Monday, June 25, 2007

Heads up.

If you're around a radio- the first hour of The Diane Rehm Show

10:00 The Executive Branch and Classified Information

Vice President Dick Cheney is drawing fire for his assertion that his office should not be subject to a presidential order requiring reports to the National Archives on the handling of classified information. Diane and her guests talk about those rules: what they're for, to whom they apply, and the consequences of omissions from those records.

Peter Baker, reporter for The Washington Post

David Rivkin, attorney in private practice and former Justice Department official during the Reagan and George H.W. Bush administrations. Worked in the Office of the Vice President for Dan Quayle. (Oy, this guys makes me throw things)

Steve Aftergood, director of the Project on Government Secrecy at the Federation of American Scientists


At 10:02 AM, Blogger Mary Ellen said...

I think Cheney has even pissed off the Republicans on this one. The blatant thumbing of the nose at our constitution is getting downright dangerous. Cheney should be impeached and I wouldn't be surprised to see a Republican as the one who brings up the charges.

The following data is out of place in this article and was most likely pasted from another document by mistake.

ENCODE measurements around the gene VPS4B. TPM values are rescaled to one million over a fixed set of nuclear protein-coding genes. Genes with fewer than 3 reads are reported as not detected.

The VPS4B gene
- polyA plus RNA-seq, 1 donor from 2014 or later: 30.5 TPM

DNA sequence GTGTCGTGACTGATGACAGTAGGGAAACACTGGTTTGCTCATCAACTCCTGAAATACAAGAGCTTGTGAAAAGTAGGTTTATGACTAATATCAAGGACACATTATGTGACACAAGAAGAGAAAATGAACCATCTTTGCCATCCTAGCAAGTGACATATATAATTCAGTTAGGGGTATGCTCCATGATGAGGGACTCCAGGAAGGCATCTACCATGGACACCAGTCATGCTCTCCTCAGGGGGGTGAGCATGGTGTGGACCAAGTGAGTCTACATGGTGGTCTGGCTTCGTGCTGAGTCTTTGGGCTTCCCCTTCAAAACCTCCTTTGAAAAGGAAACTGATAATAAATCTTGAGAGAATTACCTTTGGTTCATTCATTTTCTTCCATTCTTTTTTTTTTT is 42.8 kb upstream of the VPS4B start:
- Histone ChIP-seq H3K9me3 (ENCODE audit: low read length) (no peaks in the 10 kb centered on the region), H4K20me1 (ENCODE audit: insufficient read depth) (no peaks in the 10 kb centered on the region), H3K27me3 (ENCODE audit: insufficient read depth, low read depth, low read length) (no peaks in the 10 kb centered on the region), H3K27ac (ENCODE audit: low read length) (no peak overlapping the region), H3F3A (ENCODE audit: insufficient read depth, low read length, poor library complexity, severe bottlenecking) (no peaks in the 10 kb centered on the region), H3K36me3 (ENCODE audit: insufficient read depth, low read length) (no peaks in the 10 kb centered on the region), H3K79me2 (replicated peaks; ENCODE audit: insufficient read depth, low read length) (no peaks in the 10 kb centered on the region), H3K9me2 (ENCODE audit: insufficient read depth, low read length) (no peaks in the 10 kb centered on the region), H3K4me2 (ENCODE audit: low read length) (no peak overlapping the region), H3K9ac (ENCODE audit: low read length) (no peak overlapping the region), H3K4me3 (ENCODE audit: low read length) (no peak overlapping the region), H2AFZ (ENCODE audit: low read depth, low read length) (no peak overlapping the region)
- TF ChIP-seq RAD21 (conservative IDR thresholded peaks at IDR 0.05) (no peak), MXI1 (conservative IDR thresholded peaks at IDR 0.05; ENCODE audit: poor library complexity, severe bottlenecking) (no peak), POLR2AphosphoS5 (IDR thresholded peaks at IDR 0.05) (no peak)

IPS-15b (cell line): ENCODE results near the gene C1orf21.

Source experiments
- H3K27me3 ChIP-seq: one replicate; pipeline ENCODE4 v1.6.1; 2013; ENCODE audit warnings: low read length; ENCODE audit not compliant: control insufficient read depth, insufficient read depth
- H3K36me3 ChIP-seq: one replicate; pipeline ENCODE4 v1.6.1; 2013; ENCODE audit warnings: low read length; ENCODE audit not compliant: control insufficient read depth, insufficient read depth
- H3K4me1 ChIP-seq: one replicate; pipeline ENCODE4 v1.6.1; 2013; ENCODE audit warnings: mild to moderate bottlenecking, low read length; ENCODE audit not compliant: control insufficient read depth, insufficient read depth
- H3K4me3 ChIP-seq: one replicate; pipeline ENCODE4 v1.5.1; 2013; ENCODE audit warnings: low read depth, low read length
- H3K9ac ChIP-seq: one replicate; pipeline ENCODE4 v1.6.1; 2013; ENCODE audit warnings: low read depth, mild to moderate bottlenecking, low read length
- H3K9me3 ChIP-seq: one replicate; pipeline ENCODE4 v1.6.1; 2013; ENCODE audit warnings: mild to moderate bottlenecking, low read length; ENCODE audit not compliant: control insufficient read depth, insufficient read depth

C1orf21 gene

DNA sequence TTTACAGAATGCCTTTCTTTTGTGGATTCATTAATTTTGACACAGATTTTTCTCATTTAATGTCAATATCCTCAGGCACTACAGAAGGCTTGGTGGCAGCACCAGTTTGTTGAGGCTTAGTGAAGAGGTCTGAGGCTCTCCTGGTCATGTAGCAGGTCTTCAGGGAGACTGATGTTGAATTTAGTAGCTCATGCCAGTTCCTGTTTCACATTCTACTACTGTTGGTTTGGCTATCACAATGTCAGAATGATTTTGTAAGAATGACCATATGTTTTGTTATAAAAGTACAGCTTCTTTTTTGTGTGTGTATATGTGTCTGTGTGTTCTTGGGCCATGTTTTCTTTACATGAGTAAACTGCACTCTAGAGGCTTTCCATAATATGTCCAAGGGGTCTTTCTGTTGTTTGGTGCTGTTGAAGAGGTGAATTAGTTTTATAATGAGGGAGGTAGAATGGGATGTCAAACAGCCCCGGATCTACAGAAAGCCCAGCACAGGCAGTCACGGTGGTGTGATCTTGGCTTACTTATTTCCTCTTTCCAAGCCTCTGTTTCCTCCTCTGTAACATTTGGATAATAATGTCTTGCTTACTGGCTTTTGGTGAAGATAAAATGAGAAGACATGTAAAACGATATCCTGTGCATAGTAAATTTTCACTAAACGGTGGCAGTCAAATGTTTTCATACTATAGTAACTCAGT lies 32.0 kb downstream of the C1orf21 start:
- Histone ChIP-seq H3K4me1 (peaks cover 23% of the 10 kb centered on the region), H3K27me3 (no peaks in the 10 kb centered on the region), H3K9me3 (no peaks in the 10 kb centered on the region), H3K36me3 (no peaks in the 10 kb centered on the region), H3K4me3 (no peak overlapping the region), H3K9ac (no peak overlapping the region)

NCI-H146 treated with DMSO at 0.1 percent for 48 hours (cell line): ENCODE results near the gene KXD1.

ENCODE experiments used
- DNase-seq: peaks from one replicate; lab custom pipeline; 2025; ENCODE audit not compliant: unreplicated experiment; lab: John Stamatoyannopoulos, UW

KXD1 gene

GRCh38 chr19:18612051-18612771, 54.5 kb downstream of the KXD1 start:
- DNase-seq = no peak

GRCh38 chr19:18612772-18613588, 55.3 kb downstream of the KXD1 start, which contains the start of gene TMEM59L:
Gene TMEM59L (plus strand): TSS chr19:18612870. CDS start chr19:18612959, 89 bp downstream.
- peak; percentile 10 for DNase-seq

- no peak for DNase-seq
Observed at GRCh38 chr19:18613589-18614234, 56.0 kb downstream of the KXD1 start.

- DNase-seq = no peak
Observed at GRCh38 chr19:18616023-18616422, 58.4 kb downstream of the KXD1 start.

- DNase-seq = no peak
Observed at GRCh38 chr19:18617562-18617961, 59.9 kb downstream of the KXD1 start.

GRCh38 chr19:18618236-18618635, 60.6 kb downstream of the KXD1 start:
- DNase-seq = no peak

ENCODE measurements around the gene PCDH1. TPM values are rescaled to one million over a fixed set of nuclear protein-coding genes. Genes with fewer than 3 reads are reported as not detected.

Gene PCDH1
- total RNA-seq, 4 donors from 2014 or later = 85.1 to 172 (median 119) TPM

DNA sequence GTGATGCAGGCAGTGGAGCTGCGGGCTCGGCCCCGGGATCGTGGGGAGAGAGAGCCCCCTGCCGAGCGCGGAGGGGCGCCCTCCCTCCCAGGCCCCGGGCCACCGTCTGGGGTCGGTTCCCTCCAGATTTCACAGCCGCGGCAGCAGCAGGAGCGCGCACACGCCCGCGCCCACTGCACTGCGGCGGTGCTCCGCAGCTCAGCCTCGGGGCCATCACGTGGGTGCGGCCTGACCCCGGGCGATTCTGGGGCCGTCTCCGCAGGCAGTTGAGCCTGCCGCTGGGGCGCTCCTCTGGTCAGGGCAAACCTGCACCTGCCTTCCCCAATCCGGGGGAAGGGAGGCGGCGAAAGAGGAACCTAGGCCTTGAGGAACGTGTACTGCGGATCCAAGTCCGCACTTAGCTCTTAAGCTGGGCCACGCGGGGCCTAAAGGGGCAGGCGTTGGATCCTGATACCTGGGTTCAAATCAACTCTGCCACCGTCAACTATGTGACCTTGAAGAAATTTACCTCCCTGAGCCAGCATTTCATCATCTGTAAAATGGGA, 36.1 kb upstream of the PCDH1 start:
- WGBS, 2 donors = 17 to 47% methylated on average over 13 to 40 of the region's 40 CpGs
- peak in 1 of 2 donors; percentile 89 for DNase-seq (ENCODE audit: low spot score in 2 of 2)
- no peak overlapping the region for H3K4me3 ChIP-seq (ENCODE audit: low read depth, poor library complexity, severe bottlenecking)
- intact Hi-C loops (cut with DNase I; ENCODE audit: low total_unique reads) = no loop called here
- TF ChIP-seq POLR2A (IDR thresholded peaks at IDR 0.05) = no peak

At 11:05 AM, Blogger Data Guy said...

Rivkin is such a total tool and compromised piece of crap. He should be disbarred by abuse of the rule of law. He is totally biased, and an in -cre-dibly in-compe-tent lawyer.

At 11:34 AM, Anonymous KCinDC said...

I can't believe that David Rivkin was such a Bush-supporting hack, when he's from the administrations of Reagan and Bush the Elder. Most of those guys are now (at least pretending to be) appalled by what Bush the Younger is up to.

At 2:47 PM, Anonymous Betsy said...

So it was Rivikin that was kissing cheney's ass. I only heard some of it before I got so mad I turned it off. Does Darth have something on him?

At 6:56 PM, Anonymous jerry said...

I was able to listen to about 45 minutes.

I thought the most salient point was raised by a caller that identified himself as someone that has worked in a past administration (I forget the details.)

The point that he made together with Steven Aftergood of the FAS, and I think it should be amplified at other blogs was this:

1) The security auditing that is being refused/ignored "merely" keeps track of how much is being classified and unclassified.

2) At the end of the administration, this information can be used to determine if the classified material was properly archived by the National Archives for future study, OR IF THE MATERIAL HAS BEEN SHREDDED.

Now maybe this has been obvious to people all along, but not to me.

What are the chances that in 2002 and since, there is classified material that Cheney would prefer is never seen?


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